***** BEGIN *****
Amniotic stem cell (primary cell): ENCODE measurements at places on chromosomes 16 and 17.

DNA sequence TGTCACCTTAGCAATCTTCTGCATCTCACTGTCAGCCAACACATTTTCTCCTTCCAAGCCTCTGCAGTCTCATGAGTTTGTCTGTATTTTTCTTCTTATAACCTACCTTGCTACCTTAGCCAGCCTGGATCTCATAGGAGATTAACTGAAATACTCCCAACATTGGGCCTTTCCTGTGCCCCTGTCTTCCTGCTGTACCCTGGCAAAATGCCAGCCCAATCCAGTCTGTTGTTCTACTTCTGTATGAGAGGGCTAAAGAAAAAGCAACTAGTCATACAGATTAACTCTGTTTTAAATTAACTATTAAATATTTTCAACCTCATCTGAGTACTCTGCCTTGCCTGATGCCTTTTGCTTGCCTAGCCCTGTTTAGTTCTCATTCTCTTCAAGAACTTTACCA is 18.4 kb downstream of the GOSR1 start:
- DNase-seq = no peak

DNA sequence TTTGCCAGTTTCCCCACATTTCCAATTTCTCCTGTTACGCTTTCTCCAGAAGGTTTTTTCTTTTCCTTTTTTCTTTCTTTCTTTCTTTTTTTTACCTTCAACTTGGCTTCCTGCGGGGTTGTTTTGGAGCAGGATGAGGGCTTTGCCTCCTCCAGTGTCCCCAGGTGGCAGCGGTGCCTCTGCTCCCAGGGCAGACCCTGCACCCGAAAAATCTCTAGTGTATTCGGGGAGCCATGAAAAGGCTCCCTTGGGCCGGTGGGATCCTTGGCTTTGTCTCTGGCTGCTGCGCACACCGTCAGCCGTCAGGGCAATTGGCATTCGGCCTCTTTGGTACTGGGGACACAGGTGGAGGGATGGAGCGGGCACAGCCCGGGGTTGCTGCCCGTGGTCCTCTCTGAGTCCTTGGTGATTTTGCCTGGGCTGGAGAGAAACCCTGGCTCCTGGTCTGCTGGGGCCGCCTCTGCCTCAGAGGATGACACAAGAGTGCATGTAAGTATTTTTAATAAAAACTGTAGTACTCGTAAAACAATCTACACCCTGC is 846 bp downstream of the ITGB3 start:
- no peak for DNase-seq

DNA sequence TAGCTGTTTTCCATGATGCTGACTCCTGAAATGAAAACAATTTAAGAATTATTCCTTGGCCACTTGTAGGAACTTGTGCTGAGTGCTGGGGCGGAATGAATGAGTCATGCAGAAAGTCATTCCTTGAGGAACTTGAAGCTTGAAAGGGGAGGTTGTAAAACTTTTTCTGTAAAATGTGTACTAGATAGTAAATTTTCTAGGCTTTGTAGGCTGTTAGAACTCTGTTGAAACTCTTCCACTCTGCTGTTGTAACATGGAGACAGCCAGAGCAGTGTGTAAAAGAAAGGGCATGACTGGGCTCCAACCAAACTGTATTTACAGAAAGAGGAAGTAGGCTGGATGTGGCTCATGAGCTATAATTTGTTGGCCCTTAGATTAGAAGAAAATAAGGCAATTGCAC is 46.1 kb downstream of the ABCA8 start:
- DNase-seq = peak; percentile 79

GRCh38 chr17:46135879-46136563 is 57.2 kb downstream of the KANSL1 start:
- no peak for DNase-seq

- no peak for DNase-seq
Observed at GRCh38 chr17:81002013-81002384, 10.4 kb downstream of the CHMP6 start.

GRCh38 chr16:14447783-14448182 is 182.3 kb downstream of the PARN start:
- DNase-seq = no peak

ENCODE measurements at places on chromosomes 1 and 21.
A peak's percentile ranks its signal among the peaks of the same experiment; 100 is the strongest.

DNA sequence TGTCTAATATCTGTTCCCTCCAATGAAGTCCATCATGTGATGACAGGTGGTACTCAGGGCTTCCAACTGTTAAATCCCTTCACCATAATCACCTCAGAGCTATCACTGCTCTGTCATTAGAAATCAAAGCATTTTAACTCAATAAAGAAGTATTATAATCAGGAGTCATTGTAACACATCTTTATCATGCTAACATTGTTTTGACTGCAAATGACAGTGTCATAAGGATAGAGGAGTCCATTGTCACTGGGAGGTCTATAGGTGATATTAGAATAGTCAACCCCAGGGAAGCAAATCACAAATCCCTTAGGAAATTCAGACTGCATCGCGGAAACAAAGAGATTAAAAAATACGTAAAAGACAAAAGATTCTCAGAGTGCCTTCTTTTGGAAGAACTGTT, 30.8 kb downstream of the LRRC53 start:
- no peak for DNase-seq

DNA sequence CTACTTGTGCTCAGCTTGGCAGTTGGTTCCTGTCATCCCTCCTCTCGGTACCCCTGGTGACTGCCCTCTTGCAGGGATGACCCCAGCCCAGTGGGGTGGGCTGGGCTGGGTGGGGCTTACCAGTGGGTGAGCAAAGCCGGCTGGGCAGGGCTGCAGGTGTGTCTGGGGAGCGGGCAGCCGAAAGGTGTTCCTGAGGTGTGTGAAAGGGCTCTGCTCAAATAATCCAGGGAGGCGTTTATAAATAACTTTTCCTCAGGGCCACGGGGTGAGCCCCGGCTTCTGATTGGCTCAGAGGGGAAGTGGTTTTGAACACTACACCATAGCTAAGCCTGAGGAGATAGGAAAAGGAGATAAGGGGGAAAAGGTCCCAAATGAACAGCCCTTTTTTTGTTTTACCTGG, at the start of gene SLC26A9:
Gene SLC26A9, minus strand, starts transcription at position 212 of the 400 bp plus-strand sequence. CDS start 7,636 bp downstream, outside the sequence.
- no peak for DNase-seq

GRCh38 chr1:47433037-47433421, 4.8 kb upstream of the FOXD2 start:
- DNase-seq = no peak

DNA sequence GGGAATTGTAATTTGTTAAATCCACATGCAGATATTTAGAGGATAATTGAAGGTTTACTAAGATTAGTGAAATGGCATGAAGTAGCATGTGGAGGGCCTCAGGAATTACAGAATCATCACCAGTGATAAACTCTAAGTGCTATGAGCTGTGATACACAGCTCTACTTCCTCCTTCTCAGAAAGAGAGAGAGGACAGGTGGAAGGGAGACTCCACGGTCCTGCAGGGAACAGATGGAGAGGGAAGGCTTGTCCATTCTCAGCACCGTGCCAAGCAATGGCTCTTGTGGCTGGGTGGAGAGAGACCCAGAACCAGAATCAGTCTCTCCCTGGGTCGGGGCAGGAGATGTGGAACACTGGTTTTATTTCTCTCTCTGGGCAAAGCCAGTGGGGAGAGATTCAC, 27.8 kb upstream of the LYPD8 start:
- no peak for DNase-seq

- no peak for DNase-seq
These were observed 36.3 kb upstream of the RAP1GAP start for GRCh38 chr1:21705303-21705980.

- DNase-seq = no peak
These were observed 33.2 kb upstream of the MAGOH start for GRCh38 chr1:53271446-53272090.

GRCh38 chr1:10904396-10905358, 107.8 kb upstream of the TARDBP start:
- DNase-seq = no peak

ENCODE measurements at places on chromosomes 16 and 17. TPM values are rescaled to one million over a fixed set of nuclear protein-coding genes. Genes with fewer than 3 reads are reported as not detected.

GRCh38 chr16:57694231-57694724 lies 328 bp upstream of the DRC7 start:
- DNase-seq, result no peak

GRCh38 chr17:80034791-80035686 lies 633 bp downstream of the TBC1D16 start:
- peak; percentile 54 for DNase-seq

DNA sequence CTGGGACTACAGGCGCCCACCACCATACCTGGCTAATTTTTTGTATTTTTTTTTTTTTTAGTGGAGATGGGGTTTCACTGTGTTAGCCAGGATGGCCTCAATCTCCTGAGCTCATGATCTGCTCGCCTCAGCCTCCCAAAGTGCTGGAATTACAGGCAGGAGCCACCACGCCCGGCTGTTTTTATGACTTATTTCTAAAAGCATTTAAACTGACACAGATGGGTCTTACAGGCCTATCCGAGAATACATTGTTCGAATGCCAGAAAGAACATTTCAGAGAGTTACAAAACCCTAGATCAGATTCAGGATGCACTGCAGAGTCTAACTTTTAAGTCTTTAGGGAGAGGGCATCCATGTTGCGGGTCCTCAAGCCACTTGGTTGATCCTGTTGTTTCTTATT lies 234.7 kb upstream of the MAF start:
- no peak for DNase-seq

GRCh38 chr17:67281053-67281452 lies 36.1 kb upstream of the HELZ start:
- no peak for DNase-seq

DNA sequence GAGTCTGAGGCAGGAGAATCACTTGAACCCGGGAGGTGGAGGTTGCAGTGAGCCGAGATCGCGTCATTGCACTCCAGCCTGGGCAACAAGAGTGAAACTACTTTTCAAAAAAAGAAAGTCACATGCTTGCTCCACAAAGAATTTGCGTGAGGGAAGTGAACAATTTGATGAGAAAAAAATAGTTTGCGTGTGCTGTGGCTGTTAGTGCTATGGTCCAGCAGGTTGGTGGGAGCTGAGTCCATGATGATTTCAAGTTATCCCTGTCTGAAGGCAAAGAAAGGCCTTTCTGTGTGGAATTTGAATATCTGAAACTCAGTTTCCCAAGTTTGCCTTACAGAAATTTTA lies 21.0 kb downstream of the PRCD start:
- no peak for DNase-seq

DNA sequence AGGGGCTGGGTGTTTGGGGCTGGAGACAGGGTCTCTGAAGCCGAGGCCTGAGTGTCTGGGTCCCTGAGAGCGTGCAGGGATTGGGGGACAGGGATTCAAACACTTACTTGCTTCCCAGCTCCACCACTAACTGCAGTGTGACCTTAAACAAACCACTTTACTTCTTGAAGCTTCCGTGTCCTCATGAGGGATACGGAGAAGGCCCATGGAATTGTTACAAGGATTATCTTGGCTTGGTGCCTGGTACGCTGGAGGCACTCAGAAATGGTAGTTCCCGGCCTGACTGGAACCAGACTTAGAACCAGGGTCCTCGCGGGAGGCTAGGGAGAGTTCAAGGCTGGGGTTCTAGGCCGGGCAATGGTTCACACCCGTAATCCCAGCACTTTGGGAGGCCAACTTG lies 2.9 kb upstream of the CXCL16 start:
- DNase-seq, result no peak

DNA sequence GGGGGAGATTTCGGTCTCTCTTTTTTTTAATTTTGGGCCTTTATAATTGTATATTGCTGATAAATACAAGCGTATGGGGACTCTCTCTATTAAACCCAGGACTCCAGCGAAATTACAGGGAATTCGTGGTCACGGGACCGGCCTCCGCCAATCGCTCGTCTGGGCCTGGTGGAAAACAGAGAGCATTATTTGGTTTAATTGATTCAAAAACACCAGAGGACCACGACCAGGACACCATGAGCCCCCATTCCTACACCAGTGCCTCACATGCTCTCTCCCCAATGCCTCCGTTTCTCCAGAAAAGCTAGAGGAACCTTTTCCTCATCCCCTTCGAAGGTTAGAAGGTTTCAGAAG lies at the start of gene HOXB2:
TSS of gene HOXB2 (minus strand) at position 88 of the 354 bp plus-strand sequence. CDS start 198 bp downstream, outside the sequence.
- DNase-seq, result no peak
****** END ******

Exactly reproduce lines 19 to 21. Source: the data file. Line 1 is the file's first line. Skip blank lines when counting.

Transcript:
Gene SLC26A9, minus strand, starts transcription at position 212 of the 400 bp plus-strand sequence. CDS start 7,636 bp downstream, outside the sequence.
- no peak for DNase-seq

GRCh38 chr1:47433037-47433421, 4.8 kb upstream of the FOXD2 start: